NSW government to create quantum technology centre for its transport network

Minister for Transport and Roads Rob Stokes said using quantum technology could allow New South Wales' transport network to become 'self-healing'.
Written by Campbell Kwan, Contributor
Image: Getty Images

The NSW government has announced it will establish a new quantum technology centre focused on improving the state's transport network.

The centre is part of the state government's new plan for quantum technology to be used to run its transport.

Minister for Transport and Roads Rob Stokes said using quantum technology would boost the computing power needed to reduce delays, improve reliability, and optimise journeys.

In announcing the new plan, Stokes envisions the technology will help the state's transport capabilities become a "self-healing network" that interacts with autonomous vehicles, artificial intelligence, and smart sensors.

"It may also allow Transport for NSW to give customers personalised real-time information to make their journeys faster, safer, and more reliable," he said.

The state's transport department said over the weekend that some of its light rail services could be decommissioned for 18 months due to cracks appearing on its tram fleet.  

The centre will be based in Sydney's Tech Central. It will be led by a quantum director and quantum technology fellow, who are both yet to be appointed. It will also draw on an expert advisory panel consisting of people from the government, industry, and university sectors, including University of New South Wales (UNSW) professor Michelle Simmons.

Another recent announcement made by the NSW government is AU$500,000 has been allocated towards developing "integrated undersea acoustic communications and sensing technologies" to enable long-distance, reliable covert communications.

The project, to be developed by the NSW Defence Innovation Network Strategic Investment Initiative, will see a prototype based on orthogonal time-frequency space signalling be created.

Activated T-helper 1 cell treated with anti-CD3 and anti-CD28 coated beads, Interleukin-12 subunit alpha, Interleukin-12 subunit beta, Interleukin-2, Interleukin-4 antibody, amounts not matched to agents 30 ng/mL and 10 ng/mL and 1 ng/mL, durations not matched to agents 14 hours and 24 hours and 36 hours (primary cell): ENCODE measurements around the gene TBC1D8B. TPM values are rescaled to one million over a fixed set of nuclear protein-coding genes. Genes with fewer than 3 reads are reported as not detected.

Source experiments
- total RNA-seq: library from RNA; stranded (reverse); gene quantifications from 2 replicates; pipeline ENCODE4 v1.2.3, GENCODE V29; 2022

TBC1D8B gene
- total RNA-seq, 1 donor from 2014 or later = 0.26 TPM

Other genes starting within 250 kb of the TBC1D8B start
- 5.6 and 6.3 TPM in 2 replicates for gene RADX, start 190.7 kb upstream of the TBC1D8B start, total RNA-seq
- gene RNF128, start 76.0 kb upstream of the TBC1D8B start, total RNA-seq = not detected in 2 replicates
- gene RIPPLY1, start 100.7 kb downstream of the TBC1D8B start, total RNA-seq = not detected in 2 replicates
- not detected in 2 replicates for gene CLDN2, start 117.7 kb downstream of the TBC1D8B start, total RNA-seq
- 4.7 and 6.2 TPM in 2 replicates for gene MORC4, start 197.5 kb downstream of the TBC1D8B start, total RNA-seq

The project is part of efforts to deliver on the objectives proposed in the AUKUS security pact, Minister for Industry and Trade Stuart Ayres said.

"This critical covert undersea sensing and communications project will lead to greater opportunities through increased collaboration between industry and academia to commercialise defence technologies and create jobs for the people of NSW," he said.

The project will be a collaboration between Macquarie University, University of Newcastle, University of Sydney, University of Technology Sydney, University of Wollongong, UNSW, and Western Sydney University.

Last month, the NSW government said it was also looking for an organisation to host a new semiconductor hub that will be dedicated to propping up local companies focused on semiconductor design and IP.

Like the newly announced quantum technology centre for transport, the semiconductor hub will be based at Tech Central. Other organisations that have also signed on to be tenants of Sydney's Tech Central, which is expected to be complete by 2025, are AtlassianNEC, NTT, and the country's National Space Industry Hub

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